I love meta commentary–that's why it's so much fun to read George Will and Charles Krauthammer–that's what they do: they make (usally wrong) observations on the logic of argument. Well, at least someone is doing it. For this reason I was glad to run across a phrase close to our heart here, "nut picking." It appears in a Dave Weigel column in the Washington Post concerning misconceptions about the "Tea Party Movement."
The tea party is racist.
2. It's a phenomenon that some activists call "nutpicking" — send a cameraman into a protest and he'll focus on the craziest sign. Yes, there are racists in the tea party, and they make themselves known. But tea party activists, in most cases, root them out. Texas activist Dale Robertson, who held a sign comparing taxpayers to "niggars" at a 2009 rally, was drummed out of that event and pilloried by his peers. Mark Williams, formerly the bomb-throwing spokesman for the Tea Party Express (he once told me he wanted to send the liberal watchdog group Media Matters "a case of champagne" for calling him racist), was booted after penning a parody essay that had the NAACP pining for slavery.
Liberal critics of the tea party make the case that conservative opposition to social spending is often racially motivated. That's not new, though, and it's certainly not the basis for the tea party.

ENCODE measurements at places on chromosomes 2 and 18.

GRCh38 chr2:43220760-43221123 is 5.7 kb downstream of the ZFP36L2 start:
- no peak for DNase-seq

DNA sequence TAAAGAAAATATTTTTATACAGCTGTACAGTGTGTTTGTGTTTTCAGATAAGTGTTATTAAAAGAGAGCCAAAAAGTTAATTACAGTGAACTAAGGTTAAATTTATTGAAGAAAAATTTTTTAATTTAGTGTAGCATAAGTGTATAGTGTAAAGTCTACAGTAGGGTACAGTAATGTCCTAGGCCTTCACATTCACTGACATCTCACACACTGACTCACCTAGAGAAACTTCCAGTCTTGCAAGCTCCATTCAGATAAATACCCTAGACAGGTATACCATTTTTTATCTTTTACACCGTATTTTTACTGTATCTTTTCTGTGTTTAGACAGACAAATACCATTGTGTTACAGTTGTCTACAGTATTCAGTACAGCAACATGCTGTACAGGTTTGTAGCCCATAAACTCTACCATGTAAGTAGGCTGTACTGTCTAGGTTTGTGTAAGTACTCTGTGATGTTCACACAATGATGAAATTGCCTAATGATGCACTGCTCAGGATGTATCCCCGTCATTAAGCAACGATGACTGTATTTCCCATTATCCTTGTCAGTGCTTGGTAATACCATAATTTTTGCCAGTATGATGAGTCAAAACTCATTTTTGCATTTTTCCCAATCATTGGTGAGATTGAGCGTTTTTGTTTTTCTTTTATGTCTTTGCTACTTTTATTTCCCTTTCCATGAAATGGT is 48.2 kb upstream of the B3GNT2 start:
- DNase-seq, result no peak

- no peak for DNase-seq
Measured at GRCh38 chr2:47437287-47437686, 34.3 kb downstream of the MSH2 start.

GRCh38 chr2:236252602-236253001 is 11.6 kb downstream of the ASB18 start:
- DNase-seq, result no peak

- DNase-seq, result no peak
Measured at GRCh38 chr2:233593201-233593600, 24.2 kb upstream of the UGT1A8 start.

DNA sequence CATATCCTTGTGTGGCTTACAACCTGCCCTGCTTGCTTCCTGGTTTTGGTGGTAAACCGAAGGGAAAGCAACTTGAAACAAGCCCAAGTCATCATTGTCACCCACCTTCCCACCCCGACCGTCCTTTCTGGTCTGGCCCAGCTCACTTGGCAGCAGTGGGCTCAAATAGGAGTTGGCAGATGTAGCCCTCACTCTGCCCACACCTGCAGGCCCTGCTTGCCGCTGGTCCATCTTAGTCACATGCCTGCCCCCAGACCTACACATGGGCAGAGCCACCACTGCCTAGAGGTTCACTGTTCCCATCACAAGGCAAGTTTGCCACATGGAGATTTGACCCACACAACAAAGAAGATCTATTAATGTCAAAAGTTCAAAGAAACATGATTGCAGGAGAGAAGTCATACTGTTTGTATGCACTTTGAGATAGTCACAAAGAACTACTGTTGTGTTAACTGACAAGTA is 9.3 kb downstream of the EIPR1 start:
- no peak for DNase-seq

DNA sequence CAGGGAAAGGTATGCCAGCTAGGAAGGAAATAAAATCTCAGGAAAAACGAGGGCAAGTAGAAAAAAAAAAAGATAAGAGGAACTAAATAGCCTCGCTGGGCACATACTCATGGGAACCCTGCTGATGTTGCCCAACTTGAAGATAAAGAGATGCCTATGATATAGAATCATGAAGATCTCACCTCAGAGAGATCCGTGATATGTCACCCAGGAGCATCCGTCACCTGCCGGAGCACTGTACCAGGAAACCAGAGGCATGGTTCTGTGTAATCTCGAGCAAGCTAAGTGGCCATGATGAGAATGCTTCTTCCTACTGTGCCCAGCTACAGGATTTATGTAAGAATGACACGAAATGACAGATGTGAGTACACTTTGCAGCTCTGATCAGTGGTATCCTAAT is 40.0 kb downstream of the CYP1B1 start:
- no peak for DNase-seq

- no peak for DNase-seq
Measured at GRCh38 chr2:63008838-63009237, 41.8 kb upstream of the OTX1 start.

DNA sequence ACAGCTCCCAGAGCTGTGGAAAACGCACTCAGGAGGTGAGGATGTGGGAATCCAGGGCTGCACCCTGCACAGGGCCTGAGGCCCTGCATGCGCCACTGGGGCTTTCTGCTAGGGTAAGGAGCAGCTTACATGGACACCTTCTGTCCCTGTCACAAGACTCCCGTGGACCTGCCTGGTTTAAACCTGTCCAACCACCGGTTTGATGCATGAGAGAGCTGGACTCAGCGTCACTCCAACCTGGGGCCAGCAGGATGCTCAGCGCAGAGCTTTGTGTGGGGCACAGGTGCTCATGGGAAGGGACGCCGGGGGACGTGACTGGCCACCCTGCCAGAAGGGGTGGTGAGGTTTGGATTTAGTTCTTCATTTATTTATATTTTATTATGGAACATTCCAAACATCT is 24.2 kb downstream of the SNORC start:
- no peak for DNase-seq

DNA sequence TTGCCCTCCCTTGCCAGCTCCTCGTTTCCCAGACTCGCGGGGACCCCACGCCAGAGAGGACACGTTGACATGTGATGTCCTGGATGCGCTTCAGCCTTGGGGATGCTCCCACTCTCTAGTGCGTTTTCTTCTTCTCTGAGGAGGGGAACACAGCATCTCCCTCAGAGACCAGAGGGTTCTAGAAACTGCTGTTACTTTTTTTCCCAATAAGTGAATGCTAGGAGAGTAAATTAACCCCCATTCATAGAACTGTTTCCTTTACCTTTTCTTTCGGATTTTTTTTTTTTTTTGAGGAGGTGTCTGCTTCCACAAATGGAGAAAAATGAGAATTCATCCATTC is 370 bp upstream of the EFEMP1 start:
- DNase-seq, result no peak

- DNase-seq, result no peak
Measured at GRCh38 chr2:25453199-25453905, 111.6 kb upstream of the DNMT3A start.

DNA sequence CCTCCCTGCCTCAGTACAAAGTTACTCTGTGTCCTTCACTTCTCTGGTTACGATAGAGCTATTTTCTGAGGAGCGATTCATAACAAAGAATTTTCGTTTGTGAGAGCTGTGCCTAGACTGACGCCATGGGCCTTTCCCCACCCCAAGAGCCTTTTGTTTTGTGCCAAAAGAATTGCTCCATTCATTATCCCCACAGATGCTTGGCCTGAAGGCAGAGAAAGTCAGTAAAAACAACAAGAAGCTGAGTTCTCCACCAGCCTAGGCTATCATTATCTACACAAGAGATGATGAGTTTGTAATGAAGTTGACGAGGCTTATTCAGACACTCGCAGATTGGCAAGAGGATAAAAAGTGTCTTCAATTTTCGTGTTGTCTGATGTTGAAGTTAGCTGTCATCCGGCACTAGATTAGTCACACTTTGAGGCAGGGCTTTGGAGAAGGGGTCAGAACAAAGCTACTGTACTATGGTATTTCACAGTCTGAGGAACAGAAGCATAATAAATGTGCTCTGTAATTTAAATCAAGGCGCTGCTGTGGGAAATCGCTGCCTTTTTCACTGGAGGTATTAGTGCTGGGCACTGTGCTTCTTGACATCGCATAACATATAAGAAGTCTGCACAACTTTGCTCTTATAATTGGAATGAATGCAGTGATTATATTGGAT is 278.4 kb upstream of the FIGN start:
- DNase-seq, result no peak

"Nut picking" has its origin in a 2006 Kevin Drum post of the Washington Monthly as far as I can tell. To be precise, it refers to the all-too-common practice of trolling the comments of internet fora–what you humans call "blogs"–for the crazies. One then alleges that the crazy commentor represents a typical view of the opposition. Therefore, etc., as the medievals would say. Real logicians call this practice "weak manning" or more technically, "the selectional form of the straw man."
Now to be precise again (sorry, it's my job), the claim that the tea party is racist might be justified (badly, let's say) in some instances by nut picking, but it is not the same as nut picking. Nut picking may be one of the many mechanisms used to produce an unrepresentative sample, upon which one then makes an inductive generalization.